Supplies of food, water, medical supplies and fuel to Gaza remain cut off, with Israeli authorities only allowing a trickle of humanitarian aid to enter. Emaciated women cannot produce milk to feed their babies; one million children lack access to clean water and food supplies are at critical lows.

The level of cruelty and indiscriminate violence being inflicted on a captive civilian population is unprecedented. Nowhere is safe.

UN schools, hospitals, media centres, bakeries and residential buildings have all been deliberately targeted by Israeli missiles. The entire Strip is being reduced to death and dust.

I unequivocally condemn the barbaric attack by Hamas on Israel on 7 October in which 1,400 people were killed and at least 243 people were kidnapped. Taking hostages is a war crime and every hostage must be released.

I understand, and empathise with, the rage, grief and fear of the Israeli people. The appalling attack by Hamas triggered generational trauma that is raw and real. Israel unquestionably has a right to defend itself.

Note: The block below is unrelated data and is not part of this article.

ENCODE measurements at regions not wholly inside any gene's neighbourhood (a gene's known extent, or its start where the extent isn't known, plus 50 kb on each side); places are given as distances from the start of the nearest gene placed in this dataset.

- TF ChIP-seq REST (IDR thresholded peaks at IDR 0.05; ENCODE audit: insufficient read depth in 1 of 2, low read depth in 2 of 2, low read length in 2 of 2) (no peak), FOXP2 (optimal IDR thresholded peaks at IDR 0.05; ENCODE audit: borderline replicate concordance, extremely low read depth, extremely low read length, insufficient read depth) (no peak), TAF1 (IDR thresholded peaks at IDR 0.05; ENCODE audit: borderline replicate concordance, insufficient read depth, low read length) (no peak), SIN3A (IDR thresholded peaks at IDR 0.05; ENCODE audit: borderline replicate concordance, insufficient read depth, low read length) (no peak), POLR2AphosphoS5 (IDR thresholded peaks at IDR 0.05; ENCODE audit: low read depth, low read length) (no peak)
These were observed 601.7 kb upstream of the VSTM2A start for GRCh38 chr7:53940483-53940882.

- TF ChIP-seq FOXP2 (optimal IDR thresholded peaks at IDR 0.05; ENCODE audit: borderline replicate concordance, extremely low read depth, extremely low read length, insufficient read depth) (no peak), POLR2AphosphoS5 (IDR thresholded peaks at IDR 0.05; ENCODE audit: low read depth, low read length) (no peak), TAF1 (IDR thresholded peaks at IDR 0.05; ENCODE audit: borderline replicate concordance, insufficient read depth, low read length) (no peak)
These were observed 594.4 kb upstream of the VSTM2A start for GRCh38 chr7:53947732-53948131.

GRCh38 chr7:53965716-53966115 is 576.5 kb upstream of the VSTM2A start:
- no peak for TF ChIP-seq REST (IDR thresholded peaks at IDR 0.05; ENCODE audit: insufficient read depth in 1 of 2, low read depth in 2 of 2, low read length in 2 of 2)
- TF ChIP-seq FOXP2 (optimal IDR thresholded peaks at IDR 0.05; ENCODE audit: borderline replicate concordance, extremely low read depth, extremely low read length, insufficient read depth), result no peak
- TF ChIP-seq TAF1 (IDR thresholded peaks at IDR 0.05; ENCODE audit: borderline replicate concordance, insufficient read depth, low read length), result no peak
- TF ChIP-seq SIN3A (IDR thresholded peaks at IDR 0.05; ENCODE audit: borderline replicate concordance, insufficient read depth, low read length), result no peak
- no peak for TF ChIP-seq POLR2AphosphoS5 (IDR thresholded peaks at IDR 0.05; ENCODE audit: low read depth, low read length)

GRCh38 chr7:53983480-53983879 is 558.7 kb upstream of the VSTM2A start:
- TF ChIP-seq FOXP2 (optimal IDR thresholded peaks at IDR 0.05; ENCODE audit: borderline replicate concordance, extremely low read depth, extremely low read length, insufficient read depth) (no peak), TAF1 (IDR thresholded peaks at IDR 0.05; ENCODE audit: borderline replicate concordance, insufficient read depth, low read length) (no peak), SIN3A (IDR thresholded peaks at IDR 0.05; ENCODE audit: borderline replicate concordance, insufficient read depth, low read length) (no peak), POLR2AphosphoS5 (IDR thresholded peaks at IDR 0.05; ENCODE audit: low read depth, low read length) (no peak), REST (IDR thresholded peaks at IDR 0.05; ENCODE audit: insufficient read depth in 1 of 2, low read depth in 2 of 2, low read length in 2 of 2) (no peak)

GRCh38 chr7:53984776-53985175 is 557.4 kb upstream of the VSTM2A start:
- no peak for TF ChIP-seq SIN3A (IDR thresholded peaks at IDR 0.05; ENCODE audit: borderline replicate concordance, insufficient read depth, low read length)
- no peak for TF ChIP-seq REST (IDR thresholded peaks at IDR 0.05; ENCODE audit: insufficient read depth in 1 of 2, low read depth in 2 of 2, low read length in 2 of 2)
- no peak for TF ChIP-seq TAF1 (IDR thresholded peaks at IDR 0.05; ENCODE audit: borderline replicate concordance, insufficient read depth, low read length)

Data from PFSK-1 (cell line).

What Israel is doing is not a defence. It is an annihilation – laying waste to Gaza almost in its entirety, decimating civilian infrastructure and killing civilians with impunity.

Israel is imposing collective punishment on 2.3 million people who have been trapped in the world’s largest open-air prison for nearly two decades.

Despite this, much of the Western world can’t even muster up a single word of criticism for the Israeli government. These are countries that claim to respect international law and value human rights. They just don’t appear to view the Palestinians as being deserving of those rights or protections.